Washington Briefs March/April 2004

President Bush’s Strategy Praised by Landers
President George W. Bush traveled to New Hampshire at the end of January to push his administration’s domestic agenda. At a Jan. 29 roundtable to discuss the state’s economic outlook, Bush met with Joseph Landers, president and chief executive officer of Customized Structures (Claremont, NH).

Landers offered strong support for a White House plan to make the tax cuts passed in last year’s stimulus package permanent. Representing the local housing industry, Landers applauded the president for his administration’s commitment to providing safe, affordable housing for all Americans.

“Mr. President, on behalf of my company’s 135 employees, I would like to thank you because your tax cuts are working,’ says Landers.

While his company has been in business for 20 years, Landers claims the last three have been the best. Future prospects are so positive that the firm has just purchased a new manufacturing plant three times larger than its current facility and plans to hire between 100 and 125 new employees over the next nine months.

Provisions in the 2003 tax bill—which lowered income tax rates, increased small business expensing to get more people back in the workforce, provided bonus depreciation for business investments, phased out the costly estate tax, reduced capital gains and dividend rates and boosted the child-care credit—are all due to expire in coming years.

“I remain positive that you will be successful in permanently extending the current tax provisions that have helped strengthen the economy while adding new legislation your administration is supporting, such as the homeownership tax credit, to enhance housing affordability,’ Landers told President Bush.

In a private session with the president before the start of the roundtable discussion, Landers told President Bush that the National Association of Home Builders and New Hampshire’s home builders association supported his tax policy and are working with the White House to help extend current tax relief and enact the homeownership tax credit.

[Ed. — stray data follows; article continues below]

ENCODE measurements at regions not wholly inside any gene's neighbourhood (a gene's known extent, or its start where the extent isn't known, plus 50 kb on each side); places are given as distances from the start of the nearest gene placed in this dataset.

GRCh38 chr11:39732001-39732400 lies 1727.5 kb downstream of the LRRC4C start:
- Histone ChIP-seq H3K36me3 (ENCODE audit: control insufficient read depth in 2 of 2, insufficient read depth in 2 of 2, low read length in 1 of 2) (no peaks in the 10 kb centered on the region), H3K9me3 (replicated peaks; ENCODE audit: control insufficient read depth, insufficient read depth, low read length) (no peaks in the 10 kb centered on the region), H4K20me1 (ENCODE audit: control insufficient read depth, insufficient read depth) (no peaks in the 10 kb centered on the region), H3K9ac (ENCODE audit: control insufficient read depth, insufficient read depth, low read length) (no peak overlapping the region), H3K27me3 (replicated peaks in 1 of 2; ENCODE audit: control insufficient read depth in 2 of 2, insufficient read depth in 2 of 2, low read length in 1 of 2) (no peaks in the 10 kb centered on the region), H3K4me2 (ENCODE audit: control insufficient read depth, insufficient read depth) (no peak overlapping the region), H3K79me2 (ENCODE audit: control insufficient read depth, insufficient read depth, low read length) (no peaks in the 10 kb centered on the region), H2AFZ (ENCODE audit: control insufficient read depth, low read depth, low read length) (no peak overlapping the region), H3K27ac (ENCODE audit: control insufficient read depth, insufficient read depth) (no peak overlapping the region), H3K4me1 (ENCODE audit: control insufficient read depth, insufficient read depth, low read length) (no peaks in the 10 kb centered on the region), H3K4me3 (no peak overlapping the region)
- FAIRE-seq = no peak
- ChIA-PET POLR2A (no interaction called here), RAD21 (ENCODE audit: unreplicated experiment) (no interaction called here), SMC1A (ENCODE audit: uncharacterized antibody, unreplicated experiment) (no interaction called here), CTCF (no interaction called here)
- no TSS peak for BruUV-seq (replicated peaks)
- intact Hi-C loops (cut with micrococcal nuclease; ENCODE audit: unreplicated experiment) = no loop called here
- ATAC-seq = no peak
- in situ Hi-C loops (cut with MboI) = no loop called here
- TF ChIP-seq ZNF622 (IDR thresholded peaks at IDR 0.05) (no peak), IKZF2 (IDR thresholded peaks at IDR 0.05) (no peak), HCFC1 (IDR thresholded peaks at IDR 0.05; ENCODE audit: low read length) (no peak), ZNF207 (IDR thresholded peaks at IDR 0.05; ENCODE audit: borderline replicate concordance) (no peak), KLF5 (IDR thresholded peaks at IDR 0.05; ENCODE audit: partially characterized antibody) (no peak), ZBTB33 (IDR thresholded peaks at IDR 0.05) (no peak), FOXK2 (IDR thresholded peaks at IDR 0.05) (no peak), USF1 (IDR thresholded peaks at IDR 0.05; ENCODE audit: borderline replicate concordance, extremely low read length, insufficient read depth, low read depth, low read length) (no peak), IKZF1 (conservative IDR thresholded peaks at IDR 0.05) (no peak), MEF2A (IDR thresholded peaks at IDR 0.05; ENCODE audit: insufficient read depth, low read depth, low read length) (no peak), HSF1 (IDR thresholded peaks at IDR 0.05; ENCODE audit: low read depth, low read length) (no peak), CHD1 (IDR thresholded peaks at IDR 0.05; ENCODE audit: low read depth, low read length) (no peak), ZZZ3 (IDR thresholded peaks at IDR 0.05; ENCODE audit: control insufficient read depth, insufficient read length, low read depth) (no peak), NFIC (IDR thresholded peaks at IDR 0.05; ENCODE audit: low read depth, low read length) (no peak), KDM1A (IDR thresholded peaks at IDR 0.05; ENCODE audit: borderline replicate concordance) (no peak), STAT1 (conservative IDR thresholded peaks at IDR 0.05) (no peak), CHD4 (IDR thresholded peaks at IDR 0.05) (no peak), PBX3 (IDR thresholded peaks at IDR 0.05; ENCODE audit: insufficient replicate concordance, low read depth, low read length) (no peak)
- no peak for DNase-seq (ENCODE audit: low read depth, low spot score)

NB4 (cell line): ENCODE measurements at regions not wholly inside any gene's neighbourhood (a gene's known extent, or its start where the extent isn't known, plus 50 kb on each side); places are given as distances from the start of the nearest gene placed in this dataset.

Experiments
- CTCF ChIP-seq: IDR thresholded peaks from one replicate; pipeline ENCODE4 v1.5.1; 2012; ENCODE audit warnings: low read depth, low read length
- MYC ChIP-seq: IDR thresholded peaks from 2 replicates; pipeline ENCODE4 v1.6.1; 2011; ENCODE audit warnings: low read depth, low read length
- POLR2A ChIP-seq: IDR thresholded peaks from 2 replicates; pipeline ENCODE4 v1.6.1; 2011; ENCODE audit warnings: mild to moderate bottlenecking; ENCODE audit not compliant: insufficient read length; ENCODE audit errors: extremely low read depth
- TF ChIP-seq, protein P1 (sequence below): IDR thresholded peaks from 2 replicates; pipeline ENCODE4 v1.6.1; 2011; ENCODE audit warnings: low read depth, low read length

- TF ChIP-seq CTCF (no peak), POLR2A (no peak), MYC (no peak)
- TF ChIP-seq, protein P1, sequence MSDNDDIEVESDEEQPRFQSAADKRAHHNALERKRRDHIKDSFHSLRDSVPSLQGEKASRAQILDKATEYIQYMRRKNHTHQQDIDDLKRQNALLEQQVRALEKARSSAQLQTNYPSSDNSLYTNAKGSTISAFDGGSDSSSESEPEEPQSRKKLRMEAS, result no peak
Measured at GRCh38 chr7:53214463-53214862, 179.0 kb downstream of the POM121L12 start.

“In New Hampshire, economic and housing activity are on the rise. And the same is true throughout the rest of the nation. Allowing current tax relief to expire will put a drag on housing and the economy,’ says Landers.

The homeownership tax credit, legislation that is pending in both chambers of Congress, would help bridge the gap between the cost of developing affordable housing and the price buyers with modest incomes can afford to pay for homes. If enacted, the legislation is expected to result in the construction of 50,000 homes annually in economically distressed areas across the country.

Housing Fares Well in Federal Bill
When was the last time the federal government did something for you? Count your blessings if you’re in the home building business, because on Jan. 23 President Bush signed into law a new legislative package, a $373 billion measure that combines seven spending bills into one giant package to fund the federal government through Sept. 30 of this year. This law distributes millions of tax dollars this year toward several important housing initiatives.

Among other items, the FY 2004 omnibus appropriations bill includes $159 million for Edward Byrne Discretionary Grants, which benefit the Home Builders Institute’s Project CRAFT (Community, Restitution and Apprenticeship-Focused Training). This is up from $94 million allotted to the program last year.

The Jobs Corps and the Carl D. Perkins Vocational Education Grants each received an increase in funding in FY 2004, rising to $1.55 billion and $2.12 billion, respectively. The Perkins program provides important funding for many of the nation’s vocational education programs, including those that provide instruction in the construction and residential building trades.

The Workforce Investment Act monies came in on par with last year at $5.16 billion, while the Responsible Reintegration of Youth Offenders program received a $50 million appropriation.

Other housing programs include $25 million for brownfield redevelopment, $40 for housing counseling assistance, $25 million for rural housing economic development, $65 million for Youth Build, $7.5 million for PATH and $1.93 billion for the HOME program.

The NAHB’s Building Systems Councils booth saw record attendance at the International Builders’Show this past January. More than 1,300 builders stopped by the booth and the seminars on each building system.

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